At this point we are likely less than 24 hours from Harvey becoming a hurricane and making a track toward landfall somewhere in South Texas. There will be much debate and fine tuning of forecasts to pin point where the eye will cross land. This is important for the people in the path, but this storm is a different animal and millions will have to deal with the impacts of the storm some thousands of miles away. Here are my 5 biggest concerns for Harvey in the days and week ahead. 1.
The East Pacific Hurricane season is usually under the radar, but the coming days could make headlines if it all comes together. Most storms form off the coast of Mexico and drift off to the West into cooler water, or harsher upper level winds and fall apart. Most of these storms just don't impact people, so it's a busy area for storms but not one we cover a lot.
Not even Fleetwood Mac would want to deal with this landslide. A large landslide has spread debris over a stretch of California’s iconic Hwy. 1 just north of Monterey. According to the California Department of Transportation, on May 20, 2017, more than a million tons of rocks and dirt spilled over the roadway. Massive fires last summer and record rain have taken their toll on the area resulting in major closures.
Muck Rack makes it simple to find people, tweets, or articles that mention any name, keyword, company, hashtag etc. We've compiled this guide to help you make the most of your search.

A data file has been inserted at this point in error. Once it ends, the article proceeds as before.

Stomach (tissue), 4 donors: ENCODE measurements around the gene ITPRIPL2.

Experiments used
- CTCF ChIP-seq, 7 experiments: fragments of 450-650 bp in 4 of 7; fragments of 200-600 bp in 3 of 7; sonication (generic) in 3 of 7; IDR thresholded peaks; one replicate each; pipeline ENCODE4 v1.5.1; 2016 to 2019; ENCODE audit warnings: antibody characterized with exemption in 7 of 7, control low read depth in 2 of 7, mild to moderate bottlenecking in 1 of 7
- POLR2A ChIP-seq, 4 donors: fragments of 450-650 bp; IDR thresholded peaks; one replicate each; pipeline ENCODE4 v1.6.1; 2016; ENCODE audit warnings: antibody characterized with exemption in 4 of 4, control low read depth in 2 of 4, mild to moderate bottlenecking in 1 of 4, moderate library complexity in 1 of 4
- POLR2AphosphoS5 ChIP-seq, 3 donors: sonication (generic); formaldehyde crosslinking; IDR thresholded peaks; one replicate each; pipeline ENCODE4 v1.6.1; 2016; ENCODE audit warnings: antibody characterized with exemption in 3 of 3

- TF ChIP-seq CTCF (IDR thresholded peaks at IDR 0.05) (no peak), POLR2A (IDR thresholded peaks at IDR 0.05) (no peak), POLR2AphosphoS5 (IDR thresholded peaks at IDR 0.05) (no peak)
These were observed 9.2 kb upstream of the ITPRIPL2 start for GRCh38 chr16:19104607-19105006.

Selecting a term
Start searching tweets, articles from media outlets, articles mentioned in tweets, journalists'
names, titles and bios with some suggested searches:
Companies or Topics (e.g. iPhone, Microsoft)
Phrases (e.g. "cloud computing") — use quotes to keep the terms together
Twitter handles (e.g. @username) — returns those who have mentioned or replied to
Names (e.g. "David Pogue")
Hashtags (e.g. #sxsw, #london2012)
Bio details (e.g. vegan, Olympics, father)
Muck Rack's Advanced Search allows for many boolean operators.
Find results that mention multiple specified terms, use AND or
+. For example, ensure each result contains both Elon Musk and Mark Zuckerberg by
searching Obama AND Romney or Obama + Romney.
Use the operators OR or , to broaden your search when you'd like either of
multiple terms to appear in results. (This is the default behavior of our search when no operators
are used.) For example, search for democrat OR republican to find results that refer to
Democrats and/or Republicans.
Use NOT or - to subtract results from your search. For
example, searching Disney will yield results about the Walt Disney Company as well as Walt Disney
World Resort. To exclude mentions of Disney World, search for Disney -World or Disney
When using one of these operators with a phrase, enclose it in quotation marks. For example, you can
find results about smartphones excluding Apple's iPhone 4S by searching smartphone -"iPhone
Exact case matching or punctuation
If you're searching for a brand name or keyword that relies on specific punctuation marks or capitalization, you can
find results that match your exact query by adding matchcase: before the keyword you're searching for, like matchcase:E*TRADE .
Use parentheses to separate multiple
boolean phrases. For example, to find journalists talking about having fun in Disney World or
Disneyland, search for ("disney world" OR disneyland) AND fun.
An asterisk can be used to search for any variation of a root word truncated by the asterisk. For example, searching for admin* will return results for administrator, administration, administer, administered, etc.
A near operator is an AND operator where you can control the distance between the words. You can vary the distance the near operation uses by adding a forward slash and number (between 0-99) such as strawberries NEAR/10 "whipped cream", which means the strawberries must exist within 10 words of "whipped cream".